Revolution Cuba, Bolivia, Chile The Term Paper

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What is similar between the Bolivian revolution and the Cuban revolution is the fact that many revolutionaries in Cuba and different groups including the militia, miners and peasants in Bolivia were fighting against each other and for different causes. There lacked consistency of purpose which ultimately affected the economy of each land and resulted in lack of a dedicated leader all could approve of. The Cuban and Bolivian revolutions also had in common many primary figures of authority that, despite their wrongs or rights, were charismatic enough to capture the support of a great number of people. The Cuban military, much like the revolutionaries in Bolivia, were for the most part ineffective. The United States opposed the leadership of the Cuban government however, during the Cuban war, which separates it from the Bolivian revolution where the United States supplied much in the way of assistance and capital in an attempt to assert democracy for all. The United State's influence in both of these wars despite its intensity was ineffectual.

The Chilean "revolution" was much different from the previous in that it was not a formal revolution; at least, many did not consider it so. During the 1970s Salvador Isabelino Allende served as president of the country until he died during a coup d'etat in the year 1973 (Hilton, 1997). The coup resulted from President Allende's "failure" or perceived failure to uphold the constitution when it was requested that he leave office, so the Chilean militia removed him (Hilton, 1997). The United States also intervened in this instant to support the politics and the opposition because they felt the new government under General Pinochet would provide an anti-communist leadership, even though it was dictatorial rather than democratic in nature (Hilton, 1987).

Previous to the attack of Allende the Chilean people faced extraordinary economic problems, much like the Bolivian and the Cuban people faced during or around the time of revolution, confirming economics and money are large problems and primary reasons oppositions arise to overthrow a government. Other problems the Chilean people shared with the people of Cuba included inflation and inequality of income. The Bolivian people did have a somewhat better experience...

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Unfortunately this changed as the presidency changed, showing just how influential an individual can be in a revolution. The United States intervened in all cases either to provide money, capital and supplies to those favoring democracy, or to provide assistance to anyone opposing communist or socialist governments. While the Chilean experience was much less touted or acclaimed than the revolutions in Bolivia and Cuba, it had just as great an impact on the people living in the country at the time. Many people were fighting against each other because there were so many different opinions and so much opposition to the governments at the time. The United States did not show any favoritism toward Chilean President Allende however, which has lead to many suggesting the U.S. took part in the coup to remove him from office.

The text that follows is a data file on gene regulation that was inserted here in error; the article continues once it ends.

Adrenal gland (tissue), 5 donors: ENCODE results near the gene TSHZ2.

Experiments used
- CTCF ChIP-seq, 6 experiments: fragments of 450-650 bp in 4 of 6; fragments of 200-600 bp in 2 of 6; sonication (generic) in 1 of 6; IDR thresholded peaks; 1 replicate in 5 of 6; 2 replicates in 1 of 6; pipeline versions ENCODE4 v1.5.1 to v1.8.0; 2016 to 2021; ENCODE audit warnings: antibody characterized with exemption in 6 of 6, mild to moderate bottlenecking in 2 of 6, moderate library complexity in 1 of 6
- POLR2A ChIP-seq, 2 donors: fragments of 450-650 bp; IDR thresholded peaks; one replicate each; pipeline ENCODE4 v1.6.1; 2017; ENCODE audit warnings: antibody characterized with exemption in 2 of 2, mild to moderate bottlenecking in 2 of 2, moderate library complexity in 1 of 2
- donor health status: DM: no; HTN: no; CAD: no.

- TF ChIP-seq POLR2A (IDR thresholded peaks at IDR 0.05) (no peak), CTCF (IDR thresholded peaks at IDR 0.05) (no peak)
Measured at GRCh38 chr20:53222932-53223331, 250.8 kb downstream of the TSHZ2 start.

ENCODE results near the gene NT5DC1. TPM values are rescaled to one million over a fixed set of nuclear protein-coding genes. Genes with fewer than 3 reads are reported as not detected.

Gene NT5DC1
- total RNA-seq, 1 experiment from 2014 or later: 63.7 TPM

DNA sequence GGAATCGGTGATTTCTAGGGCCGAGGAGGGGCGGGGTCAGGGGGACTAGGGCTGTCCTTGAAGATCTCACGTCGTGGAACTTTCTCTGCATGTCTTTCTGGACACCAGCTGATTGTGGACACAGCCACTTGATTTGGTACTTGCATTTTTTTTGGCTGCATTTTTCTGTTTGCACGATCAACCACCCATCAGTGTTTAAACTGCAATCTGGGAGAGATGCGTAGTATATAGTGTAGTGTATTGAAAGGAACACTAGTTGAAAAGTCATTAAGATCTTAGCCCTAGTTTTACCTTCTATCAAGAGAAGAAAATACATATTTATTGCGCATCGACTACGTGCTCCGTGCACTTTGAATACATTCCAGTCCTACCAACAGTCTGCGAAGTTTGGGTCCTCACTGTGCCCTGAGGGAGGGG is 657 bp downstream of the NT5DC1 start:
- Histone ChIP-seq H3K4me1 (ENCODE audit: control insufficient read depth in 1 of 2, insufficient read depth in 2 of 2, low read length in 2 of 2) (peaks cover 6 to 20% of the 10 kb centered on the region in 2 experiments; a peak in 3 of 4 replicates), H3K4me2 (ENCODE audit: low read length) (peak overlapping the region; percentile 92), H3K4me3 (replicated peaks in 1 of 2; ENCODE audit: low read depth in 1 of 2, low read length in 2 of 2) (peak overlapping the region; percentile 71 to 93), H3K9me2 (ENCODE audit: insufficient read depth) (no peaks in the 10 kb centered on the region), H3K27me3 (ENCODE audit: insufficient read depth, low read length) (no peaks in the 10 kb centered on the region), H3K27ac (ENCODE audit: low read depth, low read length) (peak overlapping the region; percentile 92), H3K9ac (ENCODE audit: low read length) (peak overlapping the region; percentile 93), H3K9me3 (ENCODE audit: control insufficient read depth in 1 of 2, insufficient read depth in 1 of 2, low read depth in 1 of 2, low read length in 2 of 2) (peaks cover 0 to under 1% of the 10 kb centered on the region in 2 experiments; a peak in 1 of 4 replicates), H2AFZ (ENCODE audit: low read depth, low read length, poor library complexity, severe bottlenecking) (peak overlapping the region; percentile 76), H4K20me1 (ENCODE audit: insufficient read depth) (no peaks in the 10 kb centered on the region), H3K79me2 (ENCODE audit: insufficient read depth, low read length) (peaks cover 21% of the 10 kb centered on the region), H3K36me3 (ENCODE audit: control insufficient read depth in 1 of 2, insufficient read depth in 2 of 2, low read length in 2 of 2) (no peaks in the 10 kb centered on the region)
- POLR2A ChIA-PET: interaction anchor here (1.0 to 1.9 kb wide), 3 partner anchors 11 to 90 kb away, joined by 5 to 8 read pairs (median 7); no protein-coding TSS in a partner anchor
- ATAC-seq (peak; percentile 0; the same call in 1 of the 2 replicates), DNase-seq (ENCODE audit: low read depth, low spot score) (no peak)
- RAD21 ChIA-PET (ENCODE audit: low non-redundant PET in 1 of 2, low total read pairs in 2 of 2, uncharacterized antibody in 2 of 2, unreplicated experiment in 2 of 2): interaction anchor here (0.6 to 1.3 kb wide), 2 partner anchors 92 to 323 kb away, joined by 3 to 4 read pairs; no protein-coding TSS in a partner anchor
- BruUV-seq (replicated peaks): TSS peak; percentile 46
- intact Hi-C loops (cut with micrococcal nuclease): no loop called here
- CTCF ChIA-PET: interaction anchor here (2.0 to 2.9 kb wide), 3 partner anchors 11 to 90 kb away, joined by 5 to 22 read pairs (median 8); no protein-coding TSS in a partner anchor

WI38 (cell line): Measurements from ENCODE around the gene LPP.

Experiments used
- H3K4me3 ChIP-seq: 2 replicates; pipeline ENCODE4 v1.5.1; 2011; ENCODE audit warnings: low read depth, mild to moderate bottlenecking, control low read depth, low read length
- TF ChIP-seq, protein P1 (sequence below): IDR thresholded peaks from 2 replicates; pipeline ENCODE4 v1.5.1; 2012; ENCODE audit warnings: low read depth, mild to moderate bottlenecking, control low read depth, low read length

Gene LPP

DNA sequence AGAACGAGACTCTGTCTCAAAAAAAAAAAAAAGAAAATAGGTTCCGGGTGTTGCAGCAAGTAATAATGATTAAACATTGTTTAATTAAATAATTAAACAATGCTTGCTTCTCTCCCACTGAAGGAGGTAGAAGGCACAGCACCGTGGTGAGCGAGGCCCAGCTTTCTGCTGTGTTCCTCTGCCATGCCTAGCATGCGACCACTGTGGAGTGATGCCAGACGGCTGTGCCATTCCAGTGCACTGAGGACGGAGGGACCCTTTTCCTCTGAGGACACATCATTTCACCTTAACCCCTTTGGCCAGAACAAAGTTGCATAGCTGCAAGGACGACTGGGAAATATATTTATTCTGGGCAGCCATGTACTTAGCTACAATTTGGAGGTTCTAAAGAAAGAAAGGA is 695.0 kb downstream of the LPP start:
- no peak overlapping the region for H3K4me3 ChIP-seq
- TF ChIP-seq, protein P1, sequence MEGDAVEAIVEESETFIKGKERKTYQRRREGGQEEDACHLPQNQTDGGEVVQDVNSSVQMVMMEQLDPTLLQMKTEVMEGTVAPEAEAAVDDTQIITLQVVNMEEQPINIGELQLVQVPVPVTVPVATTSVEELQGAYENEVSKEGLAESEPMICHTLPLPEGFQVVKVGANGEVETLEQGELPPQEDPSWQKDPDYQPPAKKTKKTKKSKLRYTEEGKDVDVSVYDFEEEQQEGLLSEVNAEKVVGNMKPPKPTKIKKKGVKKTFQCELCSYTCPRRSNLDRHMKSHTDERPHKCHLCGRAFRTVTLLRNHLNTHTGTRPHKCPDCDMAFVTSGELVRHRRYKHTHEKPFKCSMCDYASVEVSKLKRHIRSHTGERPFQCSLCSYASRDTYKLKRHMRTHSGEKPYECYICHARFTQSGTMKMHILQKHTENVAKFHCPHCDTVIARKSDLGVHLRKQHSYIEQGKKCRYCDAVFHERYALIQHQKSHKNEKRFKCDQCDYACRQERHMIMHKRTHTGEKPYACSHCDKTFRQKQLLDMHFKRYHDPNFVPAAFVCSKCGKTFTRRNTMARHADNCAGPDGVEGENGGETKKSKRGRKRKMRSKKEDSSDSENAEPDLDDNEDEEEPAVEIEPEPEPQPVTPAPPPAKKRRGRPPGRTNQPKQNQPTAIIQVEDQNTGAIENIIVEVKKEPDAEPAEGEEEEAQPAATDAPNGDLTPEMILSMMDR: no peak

Reflections

The United States provided much in the way of support for the Bolivian, Cuban and Chilean Revolutionaries, despite modern perception which has a tendency to blame the United States for problems resulting from the Latin revolutions. Women in the United States typically take on a more proactive and engaging role than the women during the revolutionary wars in Latin America. If I were a woman during these wars, I would have fought alongside the Bolivian President to encourage the rights to suffrage and the rights to fight as part of a militia so women's voices and preferences held just as much power as those provided by men.

Sources Used in Documents:

References

Latin American Studies.org (2007) "The Bolivian Revolution 1952-1964," LAS.org

Retrieved November 26, 2007:

http://www.latinamericanstudies.org/bolivian-revolution.htm

Fermoselle, R. (1987). The evolution of the Cuban military: 1492-1965. Miami:
Hilton, R. (1997) Chile: The Continuing Historical Conflict, World Association of International Studies, Retrieved November 26, 2007: http://wais.stanford.edu/Chile/chile_conflict.html


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